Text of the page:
FORT LEE, Va. (Nov. 9, 2017) -- In September 2015, CASCOM employee Omar Delgado received an email asking if anyone wanted to participate in a walking challenge for the holidays.
Delgado, having retired about four years earlier as a sergeant first class in the Army, thought it sounded like a good idea to help lose a few pounds he added. He went out and purchased a step counter and signed up for a session at the Army Wellness Center, which was a requirement of the walking challenge.
He worked with Joanna Ward-Brown at the AWC and went through a battery of tests. The staff helped him set up a diet and walking plan.
“I figured the wellness center was a step in the right direction,” said Delgado.
After a month in the “challenge,” Delgado learned he was the only person sending in information from his section, and by Thanksgiving, he was the sole person competing. He returned to AWC for a follow-up appointment.
“After my weigh-in, I realized I was making significant changes in my body and the way I felt and ate,” he said. “I started getting more information from the center about topics like nutrition, exercising better and the Army Performance Triad. I just kept going at it.”
Shortly after the CASCOM walking challenge fizzled out, Delgado learned of an IMCOM-sponsored one that included installations worldwide.
“I started challenging myself with that program by bringing the Fort Lee walking average up,” he said. “Only about 6-10 people participated on Fort Lee. You needed 10 people, so I was constantly trying to recruit others.”
Throughout this time, Delgado continued his monthly – sometimes quarterly – visits with the wellness center, with a goal of improving his overall health. He kept up with his walking and eventually found himself wanting to get more steps.
“I started running,” he said. “My first race was the Pineapple Express – a 5K – with the Fort Lee Area Spouses’ Club. Then, I just started running more 5Ks and 10Ks. There was a possibility of running a half-marathon, and I decided to go for it. It was a challenging course, but I wasn’t thinking about that. I was thinking about running for that long of a distance at once. I had never even run more than 6-7 miles at a time in the military.”
Delgado said he didn’t have a goal in mind other than finishing, and once he completed it within 2 hours and 4 minutes, he challenged himself to complete one in under two hours.
“Something that is kind of funny in the running community is that immediately after a race, you say you’re never going to race again,” said Delgado, “but the day after, you signed up for your next race. I signed up for another one within 10 days of my first one.”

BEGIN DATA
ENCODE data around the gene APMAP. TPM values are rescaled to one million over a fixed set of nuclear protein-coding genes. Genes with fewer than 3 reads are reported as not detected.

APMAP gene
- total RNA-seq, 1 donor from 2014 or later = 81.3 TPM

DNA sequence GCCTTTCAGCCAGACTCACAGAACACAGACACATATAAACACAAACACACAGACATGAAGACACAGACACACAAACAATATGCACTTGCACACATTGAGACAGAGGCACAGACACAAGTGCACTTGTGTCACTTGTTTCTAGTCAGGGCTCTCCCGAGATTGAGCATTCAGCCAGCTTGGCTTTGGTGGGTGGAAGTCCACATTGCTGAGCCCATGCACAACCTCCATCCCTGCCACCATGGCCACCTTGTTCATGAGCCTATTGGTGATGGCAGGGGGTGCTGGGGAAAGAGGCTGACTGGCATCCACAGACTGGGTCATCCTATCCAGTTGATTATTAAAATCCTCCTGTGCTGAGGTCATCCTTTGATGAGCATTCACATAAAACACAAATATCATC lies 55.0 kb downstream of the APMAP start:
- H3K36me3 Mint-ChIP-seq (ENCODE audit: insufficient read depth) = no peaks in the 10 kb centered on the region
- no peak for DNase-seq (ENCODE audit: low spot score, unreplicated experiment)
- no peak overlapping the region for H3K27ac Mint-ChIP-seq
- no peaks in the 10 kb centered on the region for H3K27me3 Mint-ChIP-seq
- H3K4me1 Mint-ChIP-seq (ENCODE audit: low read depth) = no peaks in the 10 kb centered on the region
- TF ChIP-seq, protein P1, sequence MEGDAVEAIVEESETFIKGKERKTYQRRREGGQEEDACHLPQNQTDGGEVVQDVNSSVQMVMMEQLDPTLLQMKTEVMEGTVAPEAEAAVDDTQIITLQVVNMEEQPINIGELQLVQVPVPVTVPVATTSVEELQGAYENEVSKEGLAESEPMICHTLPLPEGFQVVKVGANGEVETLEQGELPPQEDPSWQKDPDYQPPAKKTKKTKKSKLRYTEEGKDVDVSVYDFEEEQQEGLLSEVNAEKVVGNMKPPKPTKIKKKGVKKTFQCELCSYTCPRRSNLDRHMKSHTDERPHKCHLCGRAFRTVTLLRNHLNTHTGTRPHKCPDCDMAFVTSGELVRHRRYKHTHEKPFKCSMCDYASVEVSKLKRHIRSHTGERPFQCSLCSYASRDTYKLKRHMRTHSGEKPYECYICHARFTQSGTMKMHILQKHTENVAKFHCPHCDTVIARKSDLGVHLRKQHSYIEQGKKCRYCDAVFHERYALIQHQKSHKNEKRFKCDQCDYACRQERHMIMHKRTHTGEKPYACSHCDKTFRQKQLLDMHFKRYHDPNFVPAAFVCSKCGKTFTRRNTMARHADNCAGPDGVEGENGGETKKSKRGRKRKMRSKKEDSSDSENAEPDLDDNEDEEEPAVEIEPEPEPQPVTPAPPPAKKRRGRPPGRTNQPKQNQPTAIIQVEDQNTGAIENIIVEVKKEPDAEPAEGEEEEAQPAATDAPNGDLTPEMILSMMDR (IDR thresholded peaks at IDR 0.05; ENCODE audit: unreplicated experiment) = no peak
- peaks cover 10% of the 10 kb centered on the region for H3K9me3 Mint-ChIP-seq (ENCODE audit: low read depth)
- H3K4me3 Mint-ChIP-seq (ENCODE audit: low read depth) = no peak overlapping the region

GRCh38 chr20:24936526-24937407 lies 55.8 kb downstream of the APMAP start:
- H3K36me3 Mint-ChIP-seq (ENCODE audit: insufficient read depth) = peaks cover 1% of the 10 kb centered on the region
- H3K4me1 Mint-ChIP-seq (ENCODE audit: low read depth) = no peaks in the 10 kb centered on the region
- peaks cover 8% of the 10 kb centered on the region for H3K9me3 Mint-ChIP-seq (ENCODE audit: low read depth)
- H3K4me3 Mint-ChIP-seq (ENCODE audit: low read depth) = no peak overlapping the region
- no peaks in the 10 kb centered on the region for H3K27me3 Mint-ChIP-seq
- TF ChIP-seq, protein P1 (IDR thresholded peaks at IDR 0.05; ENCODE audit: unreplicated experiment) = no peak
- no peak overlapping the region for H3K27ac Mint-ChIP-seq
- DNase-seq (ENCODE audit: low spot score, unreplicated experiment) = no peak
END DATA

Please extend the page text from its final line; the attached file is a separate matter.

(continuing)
After getting those two half-marathons under his belt, Delgado decided to stick with local 5K and 10K races. That is, until a friend urged him to complete a 50K – about 31 miles – race. The race took place in July 2017, and the duo thought they were prepared for it.
“We didn’t really think about how hot it would be in July, but we just went for it,” he said. “It was painful, but we completed it.”
Shortly after the 50K, Delgado wanted to run his first marathon, so he signed up for one that was set for Oct. 21. Then, a few weeks later, he learned he received a free entry to the Marine Corps marathon on Oct. 22. Delgado decided to challenge himself by completing two marathons in one weekend.
“I ran the first marathon in North Carolina in 5 hours. 21 minutes, and I was tired,” he said. “I was more worried about having to recover enough to finish the marathon the next day. The next day, though, I woke up in Washington, D.C., to run the Marine Corps Marathon and actually finished it 14 minutes faster.”
Delgado had worked with the wellness center to make a game plan for the back-to-back marathons, and he attributed their help to his success that weekend and during the past two years. He encourages everyone to give the clinic a shot at improving their health.
“When I first went to the wellness center, I thought they were going to put me on a strict diet and tell me all the things I couldn’t do,” he said. “But it wasn’t like that. It’s all about fine-tuning, and we tweak the plan each time to make sure it’s working for me. I try to get everyone to go and they sound interested but don’t always go. I think they have the same fears I had, but it’s worth the trip.”